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YOU'RE spared the need to ask for further directions on your way to meet Mrigya , one of the oldest rock bands of Delhi, as the notes of their famous number, Ganga reach your ears.

Despite being a bit late than the scheduled hour, ( but in perfect accordance with the Indian Stretchable Time), you get a warm reception by the band.

" Oh, in fact you gave us more time to practice," says Sharat Chandra Srivastava, the violinist/ vocalist and one of the founding members of the band, which has distinguished itself with its blend of Indian classical ragas with others genres of music such as rock, jazz, punk and sufi.

Considering that the band's debut album Mrigya 2010- Composition for World Harmony will be launched on Friday at DLF Promenade, Srivastava's words are just in place. Minutes into their session and one is a witness to frantic discussions between on subjects such as stage settings and distribution of invites -- subjects that are far more material than the " world music" that they specialise in.

" This sort of madness is usual, but in the last few weeks it has multiplied," says Srivastava as Sukriti Sen, the group's vocalist and only female member, joins in. " Don't ask me what all I have undergone because of them, I can write a book on my experiences," says a smiling Sen.

Rajat Kakkar, the band's drummer chips in, " We were involved in all the stages of production, and the frantic running around ( for the upcoming launch) is still going on." " We missed some great opportunities to cut an album in the pastC* all of us were busy doing so many things. Now that we are all settled in terms of family and finance, we have become more focused," philosophises Srivastava.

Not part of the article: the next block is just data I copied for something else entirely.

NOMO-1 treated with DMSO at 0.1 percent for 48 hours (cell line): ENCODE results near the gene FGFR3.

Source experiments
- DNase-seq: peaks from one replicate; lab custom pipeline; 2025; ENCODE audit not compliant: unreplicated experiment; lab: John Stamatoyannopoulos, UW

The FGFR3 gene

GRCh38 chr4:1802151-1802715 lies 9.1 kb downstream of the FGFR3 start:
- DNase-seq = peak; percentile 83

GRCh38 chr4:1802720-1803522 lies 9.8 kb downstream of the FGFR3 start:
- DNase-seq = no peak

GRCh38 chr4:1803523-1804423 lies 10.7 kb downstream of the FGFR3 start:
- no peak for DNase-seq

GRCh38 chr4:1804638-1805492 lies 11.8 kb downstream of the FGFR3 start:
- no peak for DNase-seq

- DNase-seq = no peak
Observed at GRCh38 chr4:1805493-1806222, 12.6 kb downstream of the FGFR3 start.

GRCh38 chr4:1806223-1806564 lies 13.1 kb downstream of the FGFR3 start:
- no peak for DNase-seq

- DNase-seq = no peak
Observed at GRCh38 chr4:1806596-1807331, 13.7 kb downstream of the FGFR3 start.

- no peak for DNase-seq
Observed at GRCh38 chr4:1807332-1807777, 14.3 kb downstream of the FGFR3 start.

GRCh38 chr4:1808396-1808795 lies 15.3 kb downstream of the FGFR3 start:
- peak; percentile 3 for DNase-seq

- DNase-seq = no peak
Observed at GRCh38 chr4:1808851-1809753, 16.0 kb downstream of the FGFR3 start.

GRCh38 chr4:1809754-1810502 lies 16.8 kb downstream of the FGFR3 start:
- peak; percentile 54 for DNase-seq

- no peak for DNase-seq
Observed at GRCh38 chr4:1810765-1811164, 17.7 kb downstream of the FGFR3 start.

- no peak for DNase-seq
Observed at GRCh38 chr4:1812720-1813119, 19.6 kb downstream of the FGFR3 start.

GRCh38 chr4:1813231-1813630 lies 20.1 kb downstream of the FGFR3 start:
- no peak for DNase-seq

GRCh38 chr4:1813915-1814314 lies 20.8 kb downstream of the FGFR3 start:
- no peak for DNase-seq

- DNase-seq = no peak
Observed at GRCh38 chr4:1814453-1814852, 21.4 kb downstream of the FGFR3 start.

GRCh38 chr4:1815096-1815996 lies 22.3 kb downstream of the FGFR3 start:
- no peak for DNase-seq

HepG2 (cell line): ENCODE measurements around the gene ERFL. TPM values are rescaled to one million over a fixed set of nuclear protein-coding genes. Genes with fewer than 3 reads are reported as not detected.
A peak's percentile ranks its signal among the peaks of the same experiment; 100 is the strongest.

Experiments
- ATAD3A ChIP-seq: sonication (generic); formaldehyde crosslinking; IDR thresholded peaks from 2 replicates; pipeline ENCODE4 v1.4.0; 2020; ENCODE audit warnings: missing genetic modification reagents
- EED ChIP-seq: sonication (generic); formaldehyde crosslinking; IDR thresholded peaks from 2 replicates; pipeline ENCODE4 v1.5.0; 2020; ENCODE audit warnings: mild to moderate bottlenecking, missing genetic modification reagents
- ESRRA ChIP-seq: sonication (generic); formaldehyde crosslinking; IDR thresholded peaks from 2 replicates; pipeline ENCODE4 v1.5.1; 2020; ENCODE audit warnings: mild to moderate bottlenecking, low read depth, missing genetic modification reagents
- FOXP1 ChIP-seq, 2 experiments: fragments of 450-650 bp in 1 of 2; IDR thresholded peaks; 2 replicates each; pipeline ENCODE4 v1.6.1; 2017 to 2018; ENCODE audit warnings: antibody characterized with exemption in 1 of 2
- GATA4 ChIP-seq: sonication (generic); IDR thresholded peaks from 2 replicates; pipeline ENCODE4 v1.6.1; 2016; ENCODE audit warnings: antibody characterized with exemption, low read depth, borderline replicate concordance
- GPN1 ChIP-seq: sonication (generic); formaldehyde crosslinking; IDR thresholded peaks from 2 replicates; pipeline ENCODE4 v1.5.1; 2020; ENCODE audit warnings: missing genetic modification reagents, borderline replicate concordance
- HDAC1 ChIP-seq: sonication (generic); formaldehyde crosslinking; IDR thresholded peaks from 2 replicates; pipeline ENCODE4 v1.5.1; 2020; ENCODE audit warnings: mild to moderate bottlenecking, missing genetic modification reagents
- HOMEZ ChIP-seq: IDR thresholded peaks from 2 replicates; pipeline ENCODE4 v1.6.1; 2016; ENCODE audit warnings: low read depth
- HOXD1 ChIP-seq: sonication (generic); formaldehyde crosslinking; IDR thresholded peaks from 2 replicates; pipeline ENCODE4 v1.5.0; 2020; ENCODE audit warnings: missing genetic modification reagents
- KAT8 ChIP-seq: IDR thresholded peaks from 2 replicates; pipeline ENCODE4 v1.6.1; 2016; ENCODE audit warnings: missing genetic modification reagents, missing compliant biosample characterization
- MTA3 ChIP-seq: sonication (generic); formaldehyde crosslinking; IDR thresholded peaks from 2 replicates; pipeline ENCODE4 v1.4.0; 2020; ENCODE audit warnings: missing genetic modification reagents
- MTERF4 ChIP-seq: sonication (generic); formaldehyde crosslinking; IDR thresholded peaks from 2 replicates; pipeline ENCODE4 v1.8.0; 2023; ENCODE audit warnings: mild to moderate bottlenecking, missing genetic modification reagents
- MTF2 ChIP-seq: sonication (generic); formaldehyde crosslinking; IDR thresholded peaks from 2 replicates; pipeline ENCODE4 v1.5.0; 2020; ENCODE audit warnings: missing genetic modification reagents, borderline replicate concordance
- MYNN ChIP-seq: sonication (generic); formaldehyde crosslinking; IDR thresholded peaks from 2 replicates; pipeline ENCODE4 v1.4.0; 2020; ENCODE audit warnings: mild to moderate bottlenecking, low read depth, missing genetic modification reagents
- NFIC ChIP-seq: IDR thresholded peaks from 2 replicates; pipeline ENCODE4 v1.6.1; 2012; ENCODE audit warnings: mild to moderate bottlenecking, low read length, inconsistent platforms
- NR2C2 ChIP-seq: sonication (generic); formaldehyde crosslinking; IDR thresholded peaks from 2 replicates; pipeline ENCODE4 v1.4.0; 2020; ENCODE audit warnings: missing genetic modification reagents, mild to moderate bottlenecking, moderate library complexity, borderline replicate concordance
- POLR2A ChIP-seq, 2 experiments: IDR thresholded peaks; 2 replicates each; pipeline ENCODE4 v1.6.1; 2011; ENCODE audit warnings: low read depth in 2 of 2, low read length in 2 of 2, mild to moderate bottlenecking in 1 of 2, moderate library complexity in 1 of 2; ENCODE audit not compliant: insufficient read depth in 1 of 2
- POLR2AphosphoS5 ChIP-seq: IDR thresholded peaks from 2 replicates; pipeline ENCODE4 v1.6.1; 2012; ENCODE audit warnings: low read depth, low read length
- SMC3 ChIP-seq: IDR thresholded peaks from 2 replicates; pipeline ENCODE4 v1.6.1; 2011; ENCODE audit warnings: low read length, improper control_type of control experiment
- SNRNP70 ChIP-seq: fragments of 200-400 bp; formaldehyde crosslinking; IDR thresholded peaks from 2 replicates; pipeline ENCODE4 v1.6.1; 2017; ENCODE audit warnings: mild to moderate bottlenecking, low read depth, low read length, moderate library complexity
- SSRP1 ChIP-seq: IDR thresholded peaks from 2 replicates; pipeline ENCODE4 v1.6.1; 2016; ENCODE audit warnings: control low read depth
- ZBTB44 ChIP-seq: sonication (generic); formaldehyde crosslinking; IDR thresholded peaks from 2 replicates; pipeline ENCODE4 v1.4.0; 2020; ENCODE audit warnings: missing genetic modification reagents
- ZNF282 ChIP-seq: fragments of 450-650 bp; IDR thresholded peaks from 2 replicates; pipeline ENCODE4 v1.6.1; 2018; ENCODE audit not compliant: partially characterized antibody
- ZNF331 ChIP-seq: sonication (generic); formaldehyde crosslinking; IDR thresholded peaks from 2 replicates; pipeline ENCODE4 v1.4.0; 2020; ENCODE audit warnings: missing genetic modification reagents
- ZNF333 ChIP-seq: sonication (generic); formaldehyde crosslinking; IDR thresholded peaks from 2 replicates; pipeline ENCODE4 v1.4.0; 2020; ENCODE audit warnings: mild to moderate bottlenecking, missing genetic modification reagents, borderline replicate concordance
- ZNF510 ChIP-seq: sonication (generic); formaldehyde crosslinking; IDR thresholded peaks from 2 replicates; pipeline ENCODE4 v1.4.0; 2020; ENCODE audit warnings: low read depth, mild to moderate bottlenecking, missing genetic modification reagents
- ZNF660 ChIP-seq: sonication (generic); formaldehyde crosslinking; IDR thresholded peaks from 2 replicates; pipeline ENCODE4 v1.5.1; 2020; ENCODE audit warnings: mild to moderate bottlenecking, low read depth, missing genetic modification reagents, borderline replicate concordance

The band, which was formed in 1999, on the sidelines of the IITDelhi's annual festival, has since then travelled far and wide. They had performed at the Edinburgh Fringe Festival in 2001 and at the Dubai International Jazz Festival a year later. The old association however, has stayed with the group. Ganga and Pahari Funk which were composed during the Jazz Nite feature in their new album. " That was some mad jamming session we had during those few days," says Indraneel Hariharan, bassist/ vocalist of the group.

When it comes to their signature tracks, the band is quite superstitious. " We have always opened our acts with these two songsC* they are our lucky charms," Srivastava says. So has Ganga changed over the years? " Not at all, the structure of all the three songs, ( including Caravan , which the group plans to feature in its next album), are still the same," Srivastava says.

To this, Hariharan adds, " We have done some improvisations, but the spirit of the song has not changed." And the band's spirit? It's infectious.

-- Mrigya launches its debut album with a concert at The Hub, DLF Promenade on Friday at 7 pm.

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Publication:Mail Today (New Delhi, India)
Date:Feb 4, 2010
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